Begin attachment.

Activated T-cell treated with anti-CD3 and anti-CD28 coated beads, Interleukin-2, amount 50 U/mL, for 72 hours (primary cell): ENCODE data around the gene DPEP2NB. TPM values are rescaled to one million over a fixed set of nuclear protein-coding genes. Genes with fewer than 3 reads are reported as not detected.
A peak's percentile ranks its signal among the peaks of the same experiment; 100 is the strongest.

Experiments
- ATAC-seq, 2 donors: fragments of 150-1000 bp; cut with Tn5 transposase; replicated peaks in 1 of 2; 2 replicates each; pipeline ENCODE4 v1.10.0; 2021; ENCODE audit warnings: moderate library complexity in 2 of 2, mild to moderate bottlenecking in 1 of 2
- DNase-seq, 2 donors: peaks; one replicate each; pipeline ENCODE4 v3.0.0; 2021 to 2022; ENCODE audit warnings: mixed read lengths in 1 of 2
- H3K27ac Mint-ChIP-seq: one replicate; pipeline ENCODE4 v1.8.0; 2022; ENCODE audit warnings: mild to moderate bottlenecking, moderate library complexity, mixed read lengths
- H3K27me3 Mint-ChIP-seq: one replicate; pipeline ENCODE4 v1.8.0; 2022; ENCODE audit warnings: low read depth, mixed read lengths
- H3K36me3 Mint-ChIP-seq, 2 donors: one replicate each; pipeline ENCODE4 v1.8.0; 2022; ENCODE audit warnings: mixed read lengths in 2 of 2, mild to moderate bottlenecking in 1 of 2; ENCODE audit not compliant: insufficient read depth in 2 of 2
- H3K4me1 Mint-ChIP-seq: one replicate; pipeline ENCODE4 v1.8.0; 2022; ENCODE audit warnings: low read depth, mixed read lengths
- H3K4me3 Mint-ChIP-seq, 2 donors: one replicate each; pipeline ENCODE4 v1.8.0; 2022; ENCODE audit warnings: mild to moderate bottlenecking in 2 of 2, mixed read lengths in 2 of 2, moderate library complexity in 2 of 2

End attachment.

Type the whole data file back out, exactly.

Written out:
Activated T-cell treated with anti-CD3 and anti-CD28 coated beads, Interleukin-2, amount 50 U/mL, for 72 hours (primary cell): ENCODE data around the gene DPEP2NB. TPM values are rescaled to one million over a fixed set of nuclear protein-coding genes. Genes with fewer than 3 reads are reported as not detected.
A peak's percentile ranks its signal among the peaks of the same experiment; 100 is the strongest.

Experiments
- ATAC-seq, 2 donors: fragments of 150-1000 bp; cut with Tn5 transposase; replicated peaks in 1 of 2; 2 replicates each; pipeline ENCODE4 v1.10.0; 2021; ENCODE audit warnings: moderate library complexity in 2 of 2, mild to moderate bottlenecking in 1 of 2
- DNase-seq, 2 donors: peaks; one replicate each; pipeline ENCODE4 v3.0.0; 2021 to 2022; ENCODE audit warnings: mixed read lengths in 1 of 2
- H3K27ac Mint-ChIP-seq: one replicate; pipeline ENCODE4 v1.8.0; 2022; ENCODE audit warnings: mild to moderate bottlenecking, moderate library complexity, mixed read lengths
- H3K27me3 Mint-ChIP-seq: one replicate; pipeline ENCODE4 v1.8.0; 2022; ENCODE audit warnings: low read depth, mixed read lengths
- H3K36me3 Mint-ChIP-seq, 2 donors: one replicate each; pipeline ENCODE4 v1.8.0; 2022; ENCODE audit warnings: mixed read lengths in 2 of 2, mild to moderate bottlenecking in 1 of 2; ENCODE audit not compliant: insufficient read depth in 2 of 2
- H3K4me1 Mint-ChIP-seq: one replicate; pipeline ENCODE4 v1.8.0; 2022; ENCODE audit warnings: low read depth, mixed read lengths
- H3K4me3 Mint-ChIP-seq, 2 donors: one replicate each; pipeline ENCODE4 v1.8.0; 2022; ENCODE audit warnings: mild to moderate bottlenecking in 2 of 2, mixed read lengths in 2 of 2, moderate library complexity in 2 of 2